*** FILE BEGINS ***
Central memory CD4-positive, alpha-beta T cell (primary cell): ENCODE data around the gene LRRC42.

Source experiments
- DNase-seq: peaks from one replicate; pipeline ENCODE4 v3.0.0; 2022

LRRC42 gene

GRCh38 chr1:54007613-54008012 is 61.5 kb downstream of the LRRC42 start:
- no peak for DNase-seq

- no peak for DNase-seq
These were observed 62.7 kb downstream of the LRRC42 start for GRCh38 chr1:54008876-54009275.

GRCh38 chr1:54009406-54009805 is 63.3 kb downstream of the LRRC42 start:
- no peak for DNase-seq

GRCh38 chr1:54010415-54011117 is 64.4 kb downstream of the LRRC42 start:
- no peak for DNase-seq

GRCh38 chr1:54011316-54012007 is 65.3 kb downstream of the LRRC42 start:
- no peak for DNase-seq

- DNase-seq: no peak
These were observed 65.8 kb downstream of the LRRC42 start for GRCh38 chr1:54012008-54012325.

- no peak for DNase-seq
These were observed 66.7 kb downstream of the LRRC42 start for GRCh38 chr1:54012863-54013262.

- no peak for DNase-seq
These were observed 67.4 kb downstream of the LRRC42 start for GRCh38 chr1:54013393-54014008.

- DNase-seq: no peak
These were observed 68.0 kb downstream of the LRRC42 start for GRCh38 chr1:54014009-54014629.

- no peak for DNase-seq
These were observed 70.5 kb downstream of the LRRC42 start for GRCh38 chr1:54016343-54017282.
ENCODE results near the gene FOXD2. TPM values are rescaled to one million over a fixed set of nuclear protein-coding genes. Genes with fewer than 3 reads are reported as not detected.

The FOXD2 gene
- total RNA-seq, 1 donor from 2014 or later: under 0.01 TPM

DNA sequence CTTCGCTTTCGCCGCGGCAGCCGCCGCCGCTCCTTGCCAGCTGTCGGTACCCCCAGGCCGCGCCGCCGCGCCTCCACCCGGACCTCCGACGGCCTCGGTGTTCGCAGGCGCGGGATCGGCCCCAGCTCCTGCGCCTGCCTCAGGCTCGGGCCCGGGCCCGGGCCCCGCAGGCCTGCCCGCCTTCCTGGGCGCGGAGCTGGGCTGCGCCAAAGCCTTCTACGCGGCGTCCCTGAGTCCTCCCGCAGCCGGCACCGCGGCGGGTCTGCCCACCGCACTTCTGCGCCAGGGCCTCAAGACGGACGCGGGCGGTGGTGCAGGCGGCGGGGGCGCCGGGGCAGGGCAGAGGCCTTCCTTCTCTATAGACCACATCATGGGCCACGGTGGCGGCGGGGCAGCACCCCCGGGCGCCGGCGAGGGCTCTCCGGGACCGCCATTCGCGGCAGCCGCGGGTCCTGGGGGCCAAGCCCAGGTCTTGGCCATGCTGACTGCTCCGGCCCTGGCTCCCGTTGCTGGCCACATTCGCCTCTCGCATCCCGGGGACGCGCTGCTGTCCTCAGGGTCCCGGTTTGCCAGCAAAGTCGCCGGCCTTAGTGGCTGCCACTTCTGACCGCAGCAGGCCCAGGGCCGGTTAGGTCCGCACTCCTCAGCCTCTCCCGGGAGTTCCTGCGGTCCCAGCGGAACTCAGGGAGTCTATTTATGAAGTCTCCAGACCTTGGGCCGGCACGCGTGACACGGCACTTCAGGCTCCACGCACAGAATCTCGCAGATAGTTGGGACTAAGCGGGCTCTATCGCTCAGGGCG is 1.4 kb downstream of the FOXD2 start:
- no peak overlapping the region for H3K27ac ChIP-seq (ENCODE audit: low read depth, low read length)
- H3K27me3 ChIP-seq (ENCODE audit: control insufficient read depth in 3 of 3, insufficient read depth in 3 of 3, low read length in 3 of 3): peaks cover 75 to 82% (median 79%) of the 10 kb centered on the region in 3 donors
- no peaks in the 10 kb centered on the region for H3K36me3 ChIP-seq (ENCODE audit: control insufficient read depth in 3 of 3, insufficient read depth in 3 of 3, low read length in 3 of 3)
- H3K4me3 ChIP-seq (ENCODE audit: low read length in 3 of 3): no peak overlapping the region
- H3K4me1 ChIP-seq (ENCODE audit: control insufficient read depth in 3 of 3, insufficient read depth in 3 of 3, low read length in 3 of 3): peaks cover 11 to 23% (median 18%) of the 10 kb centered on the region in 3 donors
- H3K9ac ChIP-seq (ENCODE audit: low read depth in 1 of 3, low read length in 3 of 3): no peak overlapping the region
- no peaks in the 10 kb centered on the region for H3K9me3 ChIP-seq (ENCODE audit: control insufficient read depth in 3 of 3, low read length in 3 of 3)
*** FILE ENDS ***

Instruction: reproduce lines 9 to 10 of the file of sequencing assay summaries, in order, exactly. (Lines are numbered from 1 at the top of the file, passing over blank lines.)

GRCh38 chr1:54009406-54009805 is 63.3 kb downstream of the LRRC42 start:
- no peak for DNase-seq